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(MCT)—If you’ve been worrying yourself silly about $4 gasoline, it may be time to relax. Lower oil prices are finally trickling down to retail fuel pumps, prompting experts to wonder whether gas prices have peaked for the year.

The fading fears of $4 gas came just in time for the traditional Memorial Day vacation kickoff.

Travel industry officials said consumers were already showing signs they wanted to travel as much if not more than a year ago. But that was in part because they planned to offset their fuel costs by eating cheaper meals and finding less costly hotel rooms.

Now, travel industry officials say the dropping gasoline prices will at least provide a psychological boost.

A couple of weeks ago, the national average price for gasoline stood at $3.99 a gallon. By Thursday it had dropped to $3.81.

Gas prices are still about $1.15 higher compared to last year. So some consumers are still weighing vacation tradeoffs.

Norma Olmedo, a student at Kansas City-area technical school Pinnacle Career Institute, says her family is delaying their annual road trip to California until the end of summer so they have more time to save for gas money.

“It’s a two-day drive, and we’ll probably take my car,” the 20-year-old says. “When gas was right, we rented a huge family van, like a party van, that was more comfortable … but we’re not taking that to save money.”

The average price for gas in April was the highest in more than two decades and the momentum pushing prices higher continued into May. The federal Energy Information Administration and other analysts had been predicting the national average for gasoline to top $4 at some point this summer.

But now the federal agency is reconsidering.

“It is possible we have reached our peak,” says Neil Gamson, an analyst for EIA.

That could change again if an event such as a hurricane disrupts gasoline production or there’s more Middle East unrest. Refinery profits are still high, which is helping keep prices so far from falling more.

But Lehi German, publisher of Fundamental Petroleum Trends, says gas prices could go lower with growing imports and refinery production increasing supplies.

Nevertheless, he adds, gas prices are expected to remain higher this summer than last.

This summer, higher oil prices have pushed airfares up 14 percent and gas prices by more than a third compared to a year ago. Many in the travel industry have been worried for months about how the high prices would affect consumers. They especially remembered how record fuel prices in 2008 roiled travel plans.

But there are gathering signs that summer travel will be at least as good or even slightly better than last year even with higher prices and fares.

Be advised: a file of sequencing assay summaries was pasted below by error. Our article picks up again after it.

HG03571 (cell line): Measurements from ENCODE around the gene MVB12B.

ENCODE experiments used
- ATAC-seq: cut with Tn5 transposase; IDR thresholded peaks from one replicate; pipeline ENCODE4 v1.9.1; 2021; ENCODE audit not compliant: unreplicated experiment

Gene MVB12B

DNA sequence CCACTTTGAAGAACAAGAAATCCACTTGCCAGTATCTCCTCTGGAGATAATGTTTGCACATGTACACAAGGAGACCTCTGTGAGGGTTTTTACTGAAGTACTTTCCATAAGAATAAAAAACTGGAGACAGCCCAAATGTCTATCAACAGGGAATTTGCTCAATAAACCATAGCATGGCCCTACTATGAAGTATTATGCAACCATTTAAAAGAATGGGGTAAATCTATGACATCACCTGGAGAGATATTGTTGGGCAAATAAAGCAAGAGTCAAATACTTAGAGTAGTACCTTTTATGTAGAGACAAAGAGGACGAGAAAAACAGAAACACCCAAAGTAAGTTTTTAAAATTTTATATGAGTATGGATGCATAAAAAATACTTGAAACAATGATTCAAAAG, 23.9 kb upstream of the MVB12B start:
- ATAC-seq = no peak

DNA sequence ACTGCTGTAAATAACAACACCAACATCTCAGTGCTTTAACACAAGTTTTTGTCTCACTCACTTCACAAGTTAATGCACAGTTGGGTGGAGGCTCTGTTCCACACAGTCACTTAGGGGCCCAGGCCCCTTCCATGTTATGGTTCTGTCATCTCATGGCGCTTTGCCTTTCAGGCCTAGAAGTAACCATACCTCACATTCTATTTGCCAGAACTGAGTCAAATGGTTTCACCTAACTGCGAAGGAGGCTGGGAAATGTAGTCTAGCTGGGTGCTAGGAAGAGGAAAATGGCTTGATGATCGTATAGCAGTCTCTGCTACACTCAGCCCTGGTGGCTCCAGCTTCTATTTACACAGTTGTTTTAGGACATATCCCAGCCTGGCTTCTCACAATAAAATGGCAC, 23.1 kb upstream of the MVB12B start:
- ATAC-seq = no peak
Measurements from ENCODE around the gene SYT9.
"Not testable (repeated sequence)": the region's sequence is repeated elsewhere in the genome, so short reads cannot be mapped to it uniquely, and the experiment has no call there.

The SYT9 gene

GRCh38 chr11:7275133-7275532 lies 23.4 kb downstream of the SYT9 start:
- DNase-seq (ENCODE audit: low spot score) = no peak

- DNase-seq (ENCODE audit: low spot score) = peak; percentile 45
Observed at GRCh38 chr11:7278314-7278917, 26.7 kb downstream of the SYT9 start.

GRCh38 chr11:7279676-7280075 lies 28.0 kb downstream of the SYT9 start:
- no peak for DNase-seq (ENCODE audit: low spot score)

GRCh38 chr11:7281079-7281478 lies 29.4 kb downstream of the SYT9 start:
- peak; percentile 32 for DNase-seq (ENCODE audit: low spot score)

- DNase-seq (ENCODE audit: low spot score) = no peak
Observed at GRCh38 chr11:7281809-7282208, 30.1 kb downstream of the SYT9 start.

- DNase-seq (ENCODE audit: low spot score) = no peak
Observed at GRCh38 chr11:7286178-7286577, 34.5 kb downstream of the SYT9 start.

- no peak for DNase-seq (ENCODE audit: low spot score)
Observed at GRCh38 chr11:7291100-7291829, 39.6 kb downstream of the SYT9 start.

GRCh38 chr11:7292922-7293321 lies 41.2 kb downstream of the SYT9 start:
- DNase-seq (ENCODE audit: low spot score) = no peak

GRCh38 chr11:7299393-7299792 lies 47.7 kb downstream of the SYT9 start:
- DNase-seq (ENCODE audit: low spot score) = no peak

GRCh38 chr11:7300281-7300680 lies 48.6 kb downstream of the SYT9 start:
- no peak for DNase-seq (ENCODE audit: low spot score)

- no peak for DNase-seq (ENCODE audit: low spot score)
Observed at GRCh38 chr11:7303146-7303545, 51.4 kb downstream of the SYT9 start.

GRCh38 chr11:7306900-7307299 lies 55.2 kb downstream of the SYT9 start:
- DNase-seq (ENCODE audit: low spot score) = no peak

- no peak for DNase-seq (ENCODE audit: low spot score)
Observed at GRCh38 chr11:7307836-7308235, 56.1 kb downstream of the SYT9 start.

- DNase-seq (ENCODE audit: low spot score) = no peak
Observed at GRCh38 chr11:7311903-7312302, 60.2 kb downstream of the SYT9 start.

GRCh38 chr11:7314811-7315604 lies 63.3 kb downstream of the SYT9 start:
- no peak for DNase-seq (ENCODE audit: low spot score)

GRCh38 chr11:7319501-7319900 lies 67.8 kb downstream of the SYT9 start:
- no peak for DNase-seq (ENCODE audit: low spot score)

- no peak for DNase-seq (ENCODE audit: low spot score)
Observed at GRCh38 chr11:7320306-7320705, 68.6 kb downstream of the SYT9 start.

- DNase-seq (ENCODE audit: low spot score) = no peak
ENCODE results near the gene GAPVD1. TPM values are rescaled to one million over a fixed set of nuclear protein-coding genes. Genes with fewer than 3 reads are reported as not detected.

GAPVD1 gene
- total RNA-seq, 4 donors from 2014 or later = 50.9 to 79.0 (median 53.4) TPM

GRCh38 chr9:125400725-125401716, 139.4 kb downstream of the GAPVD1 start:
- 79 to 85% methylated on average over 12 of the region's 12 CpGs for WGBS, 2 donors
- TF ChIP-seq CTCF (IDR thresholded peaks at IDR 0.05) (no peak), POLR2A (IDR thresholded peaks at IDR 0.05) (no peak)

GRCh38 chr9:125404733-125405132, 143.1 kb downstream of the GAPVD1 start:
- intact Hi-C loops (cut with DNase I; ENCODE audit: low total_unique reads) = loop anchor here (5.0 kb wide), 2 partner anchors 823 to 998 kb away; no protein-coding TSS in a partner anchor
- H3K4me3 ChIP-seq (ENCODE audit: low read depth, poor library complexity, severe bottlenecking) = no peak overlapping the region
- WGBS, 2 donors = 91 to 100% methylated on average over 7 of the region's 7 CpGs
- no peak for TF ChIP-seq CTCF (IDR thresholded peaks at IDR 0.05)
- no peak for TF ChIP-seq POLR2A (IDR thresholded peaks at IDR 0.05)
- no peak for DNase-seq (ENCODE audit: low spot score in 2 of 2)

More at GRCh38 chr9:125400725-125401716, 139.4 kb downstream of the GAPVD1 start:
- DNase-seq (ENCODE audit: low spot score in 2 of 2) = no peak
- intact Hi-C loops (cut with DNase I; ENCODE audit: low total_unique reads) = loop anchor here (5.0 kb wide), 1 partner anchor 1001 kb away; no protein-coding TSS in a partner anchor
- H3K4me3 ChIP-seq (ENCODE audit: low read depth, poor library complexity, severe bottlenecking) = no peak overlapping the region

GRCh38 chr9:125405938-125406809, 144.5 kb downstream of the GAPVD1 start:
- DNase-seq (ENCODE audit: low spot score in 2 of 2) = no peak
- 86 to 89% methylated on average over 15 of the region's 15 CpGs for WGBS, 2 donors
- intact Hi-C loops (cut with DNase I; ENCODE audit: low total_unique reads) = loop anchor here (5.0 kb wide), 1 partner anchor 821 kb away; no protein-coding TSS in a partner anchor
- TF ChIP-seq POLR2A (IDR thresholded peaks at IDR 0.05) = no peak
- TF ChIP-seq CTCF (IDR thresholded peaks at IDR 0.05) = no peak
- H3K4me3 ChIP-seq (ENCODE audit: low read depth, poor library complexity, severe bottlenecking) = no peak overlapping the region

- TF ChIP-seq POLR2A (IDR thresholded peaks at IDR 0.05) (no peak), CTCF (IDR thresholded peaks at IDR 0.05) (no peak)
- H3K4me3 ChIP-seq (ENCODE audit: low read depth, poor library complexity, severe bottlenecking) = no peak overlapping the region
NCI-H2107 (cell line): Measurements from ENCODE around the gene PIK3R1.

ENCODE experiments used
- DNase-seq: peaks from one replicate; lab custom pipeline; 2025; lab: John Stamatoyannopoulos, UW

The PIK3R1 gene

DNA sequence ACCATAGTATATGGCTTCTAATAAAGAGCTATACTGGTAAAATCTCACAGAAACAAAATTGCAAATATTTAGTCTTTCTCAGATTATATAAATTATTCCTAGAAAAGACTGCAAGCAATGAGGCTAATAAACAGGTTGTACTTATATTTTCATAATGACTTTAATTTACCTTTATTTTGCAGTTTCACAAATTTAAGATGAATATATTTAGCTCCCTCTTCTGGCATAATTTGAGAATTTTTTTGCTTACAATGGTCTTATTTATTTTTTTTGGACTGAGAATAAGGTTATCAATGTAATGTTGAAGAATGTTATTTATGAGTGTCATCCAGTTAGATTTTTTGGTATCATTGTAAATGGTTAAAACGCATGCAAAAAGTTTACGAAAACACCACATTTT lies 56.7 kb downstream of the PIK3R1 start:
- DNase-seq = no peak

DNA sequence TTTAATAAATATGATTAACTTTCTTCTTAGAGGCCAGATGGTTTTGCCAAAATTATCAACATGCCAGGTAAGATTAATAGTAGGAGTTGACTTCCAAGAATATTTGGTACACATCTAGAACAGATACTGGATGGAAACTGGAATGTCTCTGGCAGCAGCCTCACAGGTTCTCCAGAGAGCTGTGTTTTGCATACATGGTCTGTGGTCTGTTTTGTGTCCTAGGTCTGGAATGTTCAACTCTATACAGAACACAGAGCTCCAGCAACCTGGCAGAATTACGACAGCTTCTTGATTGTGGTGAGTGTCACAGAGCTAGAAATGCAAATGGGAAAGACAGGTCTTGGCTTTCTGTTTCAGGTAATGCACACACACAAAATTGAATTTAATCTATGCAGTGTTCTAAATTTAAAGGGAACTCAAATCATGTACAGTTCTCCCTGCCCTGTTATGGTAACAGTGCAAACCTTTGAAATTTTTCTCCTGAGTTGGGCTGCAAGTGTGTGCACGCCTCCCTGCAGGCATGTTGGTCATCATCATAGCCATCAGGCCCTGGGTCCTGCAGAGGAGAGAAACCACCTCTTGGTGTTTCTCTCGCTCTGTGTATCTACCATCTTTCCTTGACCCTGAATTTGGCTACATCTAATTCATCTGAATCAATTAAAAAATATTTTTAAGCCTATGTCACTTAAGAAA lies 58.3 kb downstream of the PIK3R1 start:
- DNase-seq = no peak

AAA officials had thought the more expensive airfares and fuel had set the stage for a drop in leisure travel. But in its annual survey of Memorial Day travel, an early sign of where the summer vacation season is headed, they found those higher costs weren’t having much impact.

About 30.9 million people were expected to take a road trip by motor vehicle over the holiday weekend. That’s basically the same as a year ago.

Another 2.6 million are planning to travel by air, a 12 percent increase. They’ll also be traveling farther with the average trip 792 miles, a 27 percent jump from a year ago.

“It looks like we’re going to have a decent travel season,” says Mike Right, a spokesman for AAA.

Right questions whether a 12 percent increase in air travel is sustainable, but it adds fodder to the idea that the summer travel season—boosted by the fall of fuel prices from their peak—won’t be a washout.

Airlines were worried that higher airfares would scare off passengers, but the Air Transport Association, a trade group, says it expects passenger traffic to be up 1.5 percent. Southwest Airlines say summer reservations are on par or slightly higher compared to a year ago. Delta Air Lines expects 45 million passengers this summer, about equal to last year.

Challenger, Gray & Christmas Inc., a human resources consulting firm, says that workers are feeling more confident about taking paid time off with improving job security.

Businesses depending on those traveling by motor vehicles are hopeful, too.

Worlds of Fun, a Kansas City amusement park that draws customers from five states, says out-of-towns visitors plummeted in 2008 in the face of high gas prices. But this year it’s selling more tickets to those customers and seeing strong reservations for overnight cottages and RV camping spots.

The QuikTrip convenience store chain doesn’t predict future business, but the chain said it was ready to bring in additional gasoline to meet increased demand.

“We hope it explodes like crazy and people are tired of being cooped up,” says Mike Thornbrugh, a spokesman for QuikTrip.

The higher gas prices this summer compared to last have raised the monthly cost of gas for an average household by $100. But the impact of those prices on one trip may be less than you think. For an average vacation, including lodging and restaurant meals, fuel costs account for about 15 percent.

For example, a trip from Kansas City to Chicago and back takes 42 gallons of gas in a vehicle that gets 25 miles a gallon. That costs $50 more than a year ago, or less than a night in a hotel room.

But that’s real money, especially in a tight budget. According to AAA, travelers are more than offsetting higher fuel costs by going to less pricey attractions, eating cheaper meals and staying in less expensive hotels.

The result: Median spending during the Memorial Day Weekend was expected to be $692, a 14 percent decline from a year ago, when it was $809.

“They’re wanting to travel but they’re looking to economize, said Right of AAA.

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